Mothers who have their children removed by the state are haunted by the shame of being judged a deeply flawed mother. They are haunted, too, by the ‘ghosts’ of the children they have lost – a unique form of loss and trauma, as their child has not died but is living elsewhere. Their children are there and yet not there; they are living and yet out of reach and invisible. Moreover, the mothers are silenced through the stigma and shame, the justifiable fear of future children being removed, and court-ordered reporting restrictions.
Over 68,000 birth mothers had children subject to care proceedings in the Family Court between 1 April 2016 and 31 March 2021. Under section 31 of the Children Act 1989, concerns that require a Local Authority to make a court application include neglect and physical, sexual and/or emotional abuse of a child. Issues for parents include domestic violence, use of substances, mental health, learning disabilities, contact with the criminal justice system, and the mother herself still being in state care. Strikingly, roughly a quarter of parents who have their children removed are themselves care leavers. Child protection in England has tended to focus on risk, with scant attention to social, political and economic factors, despite a strong association between children’s chances of experiencing abuse or neglect and poverty.
Remarkably, once care proceedings end, the mothers are effectively abandoned by the state. ‘Annie’, a birth mother recounts how she had her four-day-old baby taken from her in the maternity ward under a court order and was then sent home in a taxi, alone. Children’s Services do not remain involved as there is no longer a child of concern, and the Court does not monitor the provision of any of the services, such as therapy, recommended during the proceedings. The women involved in these cases tend not to meet the stringent criteria to access mainstream Community Mental Health services. Thus, they are left to deal with the trauma and loss of a child on their own, particularly as they may be ostracised by family and friends due to the stigma and shame of state-ordered removal.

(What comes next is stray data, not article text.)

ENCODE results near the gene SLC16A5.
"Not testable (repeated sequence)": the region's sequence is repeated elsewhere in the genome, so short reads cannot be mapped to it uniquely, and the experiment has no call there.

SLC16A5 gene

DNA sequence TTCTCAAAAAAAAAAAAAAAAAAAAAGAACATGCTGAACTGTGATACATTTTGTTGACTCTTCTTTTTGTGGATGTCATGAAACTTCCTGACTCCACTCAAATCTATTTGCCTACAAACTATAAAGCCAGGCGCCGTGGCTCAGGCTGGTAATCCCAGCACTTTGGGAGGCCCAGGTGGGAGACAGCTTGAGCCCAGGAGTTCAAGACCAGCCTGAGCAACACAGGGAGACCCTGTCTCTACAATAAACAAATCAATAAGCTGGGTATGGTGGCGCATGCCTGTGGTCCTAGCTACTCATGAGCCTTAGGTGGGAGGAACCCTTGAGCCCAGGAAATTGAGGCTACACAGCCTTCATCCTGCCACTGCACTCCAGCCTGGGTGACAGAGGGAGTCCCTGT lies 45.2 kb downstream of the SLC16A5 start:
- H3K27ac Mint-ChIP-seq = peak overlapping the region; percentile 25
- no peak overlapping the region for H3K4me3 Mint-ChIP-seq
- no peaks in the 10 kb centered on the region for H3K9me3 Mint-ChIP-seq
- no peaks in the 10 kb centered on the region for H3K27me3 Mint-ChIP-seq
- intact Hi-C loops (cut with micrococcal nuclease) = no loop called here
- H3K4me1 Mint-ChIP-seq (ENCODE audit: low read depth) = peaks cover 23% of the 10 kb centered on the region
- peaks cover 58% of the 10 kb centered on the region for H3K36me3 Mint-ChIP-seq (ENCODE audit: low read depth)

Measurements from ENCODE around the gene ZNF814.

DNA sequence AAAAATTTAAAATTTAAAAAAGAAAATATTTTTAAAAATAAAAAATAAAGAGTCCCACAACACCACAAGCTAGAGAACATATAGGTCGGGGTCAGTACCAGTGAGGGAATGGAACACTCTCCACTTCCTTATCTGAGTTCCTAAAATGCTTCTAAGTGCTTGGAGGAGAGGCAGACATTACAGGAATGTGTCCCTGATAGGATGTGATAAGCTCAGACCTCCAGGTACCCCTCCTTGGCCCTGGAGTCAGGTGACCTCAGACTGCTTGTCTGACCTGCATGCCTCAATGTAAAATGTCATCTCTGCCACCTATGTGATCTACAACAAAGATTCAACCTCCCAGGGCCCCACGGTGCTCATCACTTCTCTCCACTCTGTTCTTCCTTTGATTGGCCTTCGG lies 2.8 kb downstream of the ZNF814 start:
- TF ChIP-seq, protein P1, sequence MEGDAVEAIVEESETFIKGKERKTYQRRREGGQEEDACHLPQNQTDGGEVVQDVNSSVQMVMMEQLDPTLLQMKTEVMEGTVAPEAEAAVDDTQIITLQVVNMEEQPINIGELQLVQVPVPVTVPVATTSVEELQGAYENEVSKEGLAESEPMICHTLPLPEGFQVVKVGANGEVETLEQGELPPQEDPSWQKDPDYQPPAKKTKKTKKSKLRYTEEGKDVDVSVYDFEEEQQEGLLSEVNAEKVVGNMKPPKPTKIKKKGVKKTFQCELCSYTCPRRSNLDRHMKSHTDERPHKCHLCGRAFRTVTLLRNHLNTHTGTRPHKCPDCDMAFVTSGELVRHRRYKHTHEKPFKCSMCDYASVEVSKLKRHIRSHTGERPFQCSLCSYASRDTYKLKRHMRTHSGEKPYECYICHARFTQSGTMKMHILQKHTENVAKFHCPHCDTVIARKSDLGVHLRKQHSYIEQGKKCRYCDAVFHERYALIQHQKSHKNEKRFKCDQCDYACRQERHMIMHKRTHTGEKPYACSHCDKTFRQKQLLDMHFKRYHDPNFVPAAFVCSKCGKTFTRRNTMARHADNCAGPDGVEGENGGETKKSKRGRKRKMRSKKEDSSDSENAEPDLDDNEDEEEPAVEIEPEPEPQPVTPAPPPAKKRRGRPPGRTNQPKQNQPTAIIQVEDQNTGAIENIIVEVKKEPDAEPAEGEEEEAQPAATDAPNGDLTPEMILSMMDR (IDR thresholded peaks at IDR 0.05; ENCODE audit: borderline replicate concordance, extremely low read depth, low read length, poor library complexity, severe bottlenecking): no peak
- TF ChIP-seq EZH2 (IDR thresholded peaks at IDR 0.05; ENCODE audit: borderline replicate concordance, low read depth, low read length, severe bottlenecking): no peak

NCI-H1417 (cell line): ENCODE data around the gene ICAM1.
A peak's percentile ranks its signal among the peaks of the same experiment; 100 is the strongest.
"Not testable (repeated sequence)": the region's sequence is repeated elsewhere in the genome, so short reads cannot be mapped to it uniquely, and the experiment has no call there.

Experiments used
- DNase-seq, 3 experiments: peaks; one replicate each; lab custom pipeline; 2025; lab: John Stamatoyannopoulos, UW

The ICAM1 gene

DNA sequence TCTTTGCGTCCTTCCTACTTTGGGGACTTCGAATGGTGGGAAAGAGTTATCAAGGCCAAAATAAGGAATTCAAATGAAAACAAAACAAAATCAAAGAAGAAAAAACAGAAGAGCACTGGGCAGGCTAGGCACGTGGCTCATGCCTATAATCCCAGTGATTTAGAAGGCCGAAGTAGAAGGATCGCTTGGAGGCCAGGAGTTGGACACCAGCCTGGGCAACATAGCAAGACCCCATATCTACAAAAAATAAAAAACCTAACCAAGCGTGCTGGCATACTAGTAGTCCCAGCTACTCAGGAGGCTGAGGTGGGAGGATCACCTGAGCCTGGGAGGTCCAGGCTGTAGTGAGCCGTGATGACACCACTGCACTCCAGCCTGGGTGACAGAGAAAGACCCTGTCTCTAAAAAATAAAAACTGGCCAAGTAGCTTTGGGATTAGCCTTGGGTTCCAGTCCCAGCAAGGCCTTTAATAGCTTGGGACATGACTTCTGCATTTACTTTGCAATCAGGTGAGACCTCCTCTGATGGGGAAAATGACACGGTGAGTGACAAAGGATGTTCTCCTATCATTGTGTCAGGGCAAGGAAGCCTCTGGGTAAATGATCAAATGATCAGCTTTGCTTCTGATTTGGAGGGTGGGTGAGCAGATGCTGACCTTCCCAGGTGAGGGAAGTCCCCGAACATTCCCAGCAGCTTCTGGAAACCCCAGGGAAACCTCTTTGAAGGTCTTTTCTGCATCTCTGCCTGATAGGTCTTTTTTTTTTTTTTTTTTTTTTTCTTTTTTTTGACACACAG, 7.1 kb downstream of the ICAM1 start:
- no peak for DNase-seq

There may be material consequences, too – the loss of child-related benefits and the risk of losing their home that is now ‘under-occupied’. It is perhaps understandable that the women (re)turn to drugs and alcohol or violent relationships, or indeed, become pregnant again, as a way to ameliorate their grief.
Instead of getting my head together and getting them back, I did the opposite and started drinking even more … They’d took my kids and it made me worse.
From In our Hearts: Stories and wisdom from mothers who live apart from their children, WomenCentre Calderdale and Kirklees.
Stigmatised as failed mothers, they exist in the margins. They long for a future of reconciliation with their children, while enduring the separation laid down by the Family Court. Some mothers carry images and the names of their children on their body in the form of tattoos – a literal stigma (mark) which could make the loss visible to others. However, the tattoos may be hidden, placed on parts of the body kept invisible, or through the careful choice of symbols and images which embody the absent child with the meaning only known to the mother.
Groups such as Breaking the Cycle and the Common Threads Collective constitute spaces where mothers can meet with others who are living with similar experiences. Sharing their experiences of grief and shame, they can negotiate the stigma of being deemed ‘failed mothers’ by the state. It enables them to develop the consciousness that the situations in which they found themselves were often outside of their ‘control’ or ‘choices’ in any simple way, revealing the absence of resources and the deep structural inequalities in which they live. This is not to deny or minimise the lived reality of children who are experiencing neglect and abuse. But the mothers’ stories challenge the dominant neoliberal discourse of individual blame.
The mothers’ experiences highlight the need to understand the structural causes, such as poverty and domestic violence, which lead to court-ordered removals in the first place. How many children might stay with their mothers in the context of a more equal distribution of resources and a strong welfare state with comprehensive services to support families?
I originally wrote about the stigma of being a mother living apart from her child(ren) as a result of state-ordered removal in an article in The Sociological Review Monographs 2018, Vol. 66(4) and have also talked about it on BBC Radio 4’s Thinking Allowed.
Dr Lisa Morriss, Lecturer in Social Work, Lancaster University